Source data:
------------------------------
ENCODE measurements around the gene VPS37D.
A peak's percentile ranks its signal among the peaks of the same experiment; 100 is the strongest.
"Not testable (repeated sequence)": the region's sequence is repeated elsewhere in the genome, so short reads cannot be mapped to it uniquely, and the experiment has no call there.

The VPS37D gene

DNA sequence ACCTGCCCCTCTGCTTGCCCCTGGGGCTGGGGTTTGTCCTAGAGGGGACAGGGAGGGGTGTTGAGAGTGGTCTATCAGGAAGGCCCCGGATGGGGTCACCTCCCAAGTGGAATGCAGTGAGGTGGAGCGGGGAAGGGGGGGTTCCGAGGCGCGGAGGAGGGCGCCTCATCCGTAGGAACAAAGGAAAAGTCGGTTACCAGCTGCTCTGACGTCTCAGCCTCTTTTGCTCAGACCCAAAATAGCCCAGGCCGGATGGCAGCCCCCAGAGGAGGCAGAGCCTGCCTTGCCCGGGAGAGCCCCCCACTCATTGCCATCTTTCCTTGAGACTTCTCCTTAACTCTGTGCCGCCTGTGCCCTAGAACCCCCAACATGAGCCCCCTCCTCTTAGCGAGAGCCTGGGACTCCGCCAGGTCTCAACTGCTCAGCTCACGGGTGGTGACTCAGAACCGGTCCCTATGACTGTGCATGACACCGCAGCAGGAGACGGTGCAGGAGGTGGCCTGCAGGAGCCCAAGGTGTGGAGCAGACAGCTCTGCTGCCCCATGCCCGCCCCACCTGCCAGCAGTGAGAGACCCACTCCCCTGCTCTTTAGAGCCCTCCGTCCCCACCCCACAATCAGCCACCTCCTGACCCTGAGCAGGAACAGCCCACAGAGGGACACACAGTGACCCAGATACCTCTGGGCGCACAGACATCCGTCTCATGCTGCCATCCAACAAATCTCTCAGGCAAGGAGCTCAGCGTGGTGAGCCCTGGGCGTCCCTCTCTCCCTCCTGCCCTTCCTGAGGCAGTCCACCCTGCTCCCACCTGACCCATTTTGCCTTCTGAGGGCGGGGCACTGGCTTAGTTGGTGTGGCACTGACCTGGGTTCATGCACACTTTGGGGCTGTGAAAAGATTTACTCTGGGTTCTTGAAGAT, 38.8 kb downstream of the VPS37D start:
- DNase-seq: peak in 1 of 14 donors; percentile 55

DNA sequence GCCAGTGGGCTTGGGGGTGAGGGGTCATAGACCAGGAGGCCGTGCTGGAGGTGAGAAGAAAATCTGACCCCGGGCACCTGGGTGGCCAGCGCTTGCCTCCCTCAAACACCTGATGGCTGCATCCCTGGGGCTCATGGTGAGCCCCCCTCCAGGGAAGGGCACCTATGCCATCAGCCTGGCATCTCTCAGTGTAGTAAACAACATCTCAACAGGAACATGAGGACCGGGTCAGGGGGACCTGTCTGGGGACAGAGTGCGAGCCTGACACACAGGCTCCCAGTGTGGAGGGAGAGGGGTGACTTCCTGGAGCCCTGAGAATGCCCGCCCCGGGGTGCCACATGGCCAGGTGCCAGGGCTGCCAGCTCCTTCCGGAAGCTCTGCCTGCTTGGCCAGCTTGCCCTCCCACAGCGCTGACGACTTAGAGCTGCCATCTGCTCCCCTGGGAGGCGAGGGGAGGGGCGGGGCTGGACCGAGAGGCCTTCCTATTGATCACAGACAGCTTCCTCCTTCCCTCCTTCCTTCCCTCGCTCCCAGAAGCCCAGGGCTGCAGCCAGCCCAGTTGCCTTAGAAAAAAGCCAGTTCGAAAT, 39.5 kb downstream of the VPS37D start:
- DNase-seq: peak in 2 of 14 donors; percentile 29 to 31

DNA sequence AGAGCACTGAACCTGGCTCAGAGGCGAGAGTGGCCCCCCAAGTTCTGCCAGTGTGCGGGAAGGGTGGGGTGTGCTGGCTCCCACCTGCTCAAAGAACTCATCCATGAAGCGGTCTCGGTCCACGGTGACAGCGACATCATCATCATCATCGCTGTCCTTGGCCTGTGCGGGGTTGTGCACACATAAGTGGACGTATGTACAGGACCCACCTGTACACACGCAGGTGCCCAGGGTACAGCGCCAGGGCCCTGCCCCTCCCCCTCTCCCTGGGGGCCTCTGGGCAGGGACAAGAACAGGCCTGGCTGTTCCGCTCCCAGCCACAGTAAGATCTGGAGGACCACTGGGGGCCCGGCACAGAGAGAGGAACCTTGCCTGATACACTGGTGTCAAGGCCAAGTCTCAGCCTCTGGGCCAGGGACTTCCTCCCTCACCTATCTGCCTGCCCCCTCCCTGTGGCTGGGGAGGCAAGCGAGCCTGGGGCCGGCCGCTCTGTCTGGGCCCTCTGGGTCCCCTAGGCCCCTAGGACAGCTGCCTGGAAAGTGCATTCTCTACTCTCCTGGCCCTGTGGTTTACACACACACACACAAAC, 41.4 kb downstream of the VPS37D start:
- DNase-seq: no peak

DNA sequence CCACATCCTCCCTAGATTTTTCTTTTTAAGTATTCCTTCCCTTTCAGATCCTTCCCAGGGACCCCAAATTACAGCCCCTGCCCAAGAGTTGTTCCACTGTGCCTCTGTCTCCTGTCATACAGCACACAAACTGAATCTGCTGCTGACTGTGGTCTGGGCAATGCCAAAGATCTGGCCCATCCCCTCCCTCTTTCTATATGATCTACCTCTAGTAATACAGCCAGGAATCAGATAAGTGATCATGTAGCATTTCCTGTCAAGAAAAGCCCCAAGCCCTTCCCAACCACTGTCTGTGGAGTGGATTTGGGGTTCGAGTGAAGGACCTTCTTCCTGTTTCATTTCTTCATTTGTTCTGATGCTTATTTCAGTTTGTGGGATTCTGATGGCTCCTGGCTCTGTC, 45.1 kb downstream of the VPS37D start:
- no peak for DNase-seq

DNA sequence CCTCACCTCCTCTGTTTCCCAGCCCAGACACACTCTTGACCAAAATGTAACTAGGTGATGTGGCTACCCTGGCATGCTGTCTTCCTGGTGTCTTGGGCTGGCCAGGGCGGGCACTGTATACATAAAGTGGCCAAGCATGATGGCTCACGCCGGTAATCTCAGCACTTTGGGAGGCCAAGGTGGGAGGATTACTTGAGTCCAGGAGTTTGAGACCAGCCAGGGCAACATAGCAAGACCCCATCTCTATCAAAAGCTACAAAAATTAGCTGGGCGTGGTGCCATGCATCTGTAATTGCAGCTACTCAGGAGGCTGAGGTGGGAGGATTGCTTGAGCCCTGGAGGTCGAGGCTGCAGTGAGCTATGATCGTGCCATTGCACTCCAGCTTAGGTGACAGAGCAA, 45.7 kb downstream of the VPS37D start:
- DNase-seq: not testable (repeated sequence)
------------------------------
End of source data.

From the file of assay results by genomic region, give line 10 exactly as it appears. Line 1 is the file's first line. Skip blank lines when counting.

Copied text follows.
- DNase-seq: no peak